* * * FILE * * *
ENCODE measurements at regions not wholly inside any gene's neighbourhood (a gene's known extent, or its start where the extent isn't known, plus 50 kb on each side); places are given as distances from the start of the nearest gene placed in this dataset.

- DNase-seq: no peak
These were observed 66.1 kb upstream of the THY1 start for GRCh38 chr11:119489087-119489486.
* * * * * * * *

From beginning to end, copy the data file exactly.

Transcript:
ENCODE measurements at regions not wholly inside any gene's neighbourhood (a gene's known extent, or its start where the extent isn't known, plus 50 kb on each side); places are given as distances from the start of the nearest gene placed in this dataset.

- DNase-seq: no peak
These were observed 66.1 kb upstream of the THY1 start for GRCh38 chr11:119489087-119489486.